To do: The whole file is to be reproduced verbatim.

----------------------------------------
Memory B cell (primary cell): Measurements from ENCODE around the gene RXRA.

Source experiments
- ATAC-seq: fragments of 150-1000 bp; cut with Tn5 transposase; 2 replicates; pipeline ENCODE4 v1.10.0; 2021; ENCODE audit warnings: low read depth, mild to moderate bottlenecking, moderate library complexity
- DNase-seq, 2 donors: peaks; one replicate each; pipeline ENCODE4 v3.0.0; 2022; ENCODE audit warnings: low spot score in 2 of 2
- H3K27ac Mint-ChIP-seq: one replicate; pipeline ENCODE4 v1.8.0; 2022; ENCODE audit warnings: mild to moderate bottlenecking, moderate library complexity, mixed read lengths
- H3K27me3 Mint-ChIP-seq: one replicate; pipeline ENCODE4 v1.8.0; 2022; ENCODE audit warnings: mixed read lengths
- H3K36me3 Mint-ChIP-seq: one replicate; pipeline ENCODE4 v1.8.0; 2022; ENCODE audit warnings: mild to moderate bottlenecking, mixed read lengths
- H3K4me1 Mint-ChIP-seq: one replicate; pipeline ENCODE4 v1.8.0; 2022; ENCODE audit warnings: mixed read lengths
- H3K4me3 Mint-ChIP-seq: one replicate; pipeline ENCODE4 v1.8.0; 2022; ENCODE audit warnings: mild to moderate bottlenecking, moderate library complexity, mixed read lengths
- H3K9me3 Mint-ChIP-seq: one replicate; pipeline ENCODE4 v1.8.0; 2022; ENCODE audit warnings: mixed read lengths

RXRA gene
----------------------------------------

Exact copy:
Memory B cell (primary cell): Measurements from ENCODE around the gene RXRA.

Source experiments
- ATAC-seq: fragments of 150-1000 bp; cut with Tn5 transposase; 2 replicates; pipeline ENCODE4 v1.10.0; 2021; ENCODE audit warnings: low read depth, mild to moderate bottlenecking, moderate library complexity
- DNase-seq, 2 donors: peaks; one replicate each; pipeline ENCODE4 v3.0.0; 2022; ENCODE audit warnings: low spot score in 2 of 2
- H3K27ac Mint-ChIP-seq: one replicate; pipeline ENCODE4 v1.8.0; 2022; ENCODE audit warnings: mild to moderate bottlenecking, moderate library complexity, mixed read lengths
- H3K27me3 Mint-ChIP-seq: one replicate; pipeline ENCODE4 v1.8.0; 2022; ENCODE audit warnings: mixed read lengths
- H3K36me3 Mint-ChIP-seq: one replicate; pipeline ENCODE4 v1.8.0; 2022; ENCODE audit warnings: mild to moderate bottlenecking, mixed read lengths
- H3K4me1 Mint-ChIP-seq: one replicate; pipeline ENCODE4 v1.8.0; 2022; ENCODE audit warnings: mixed read lengths
- H3K4me3 Mint-ChIP-seq: one replicate; pipeline ENCODE4 v1.8.0; 2022; ENCODE audit warnings: mild to moderate bottlenecking, moderate library complexity, mixed read lengths
- H3K9me3 Mint-ChIP-seq: one replicate; pipeline ENCODE4 v1.8.0; 2022; ENCODE audit warnings: mixed read lengths

RXRA gene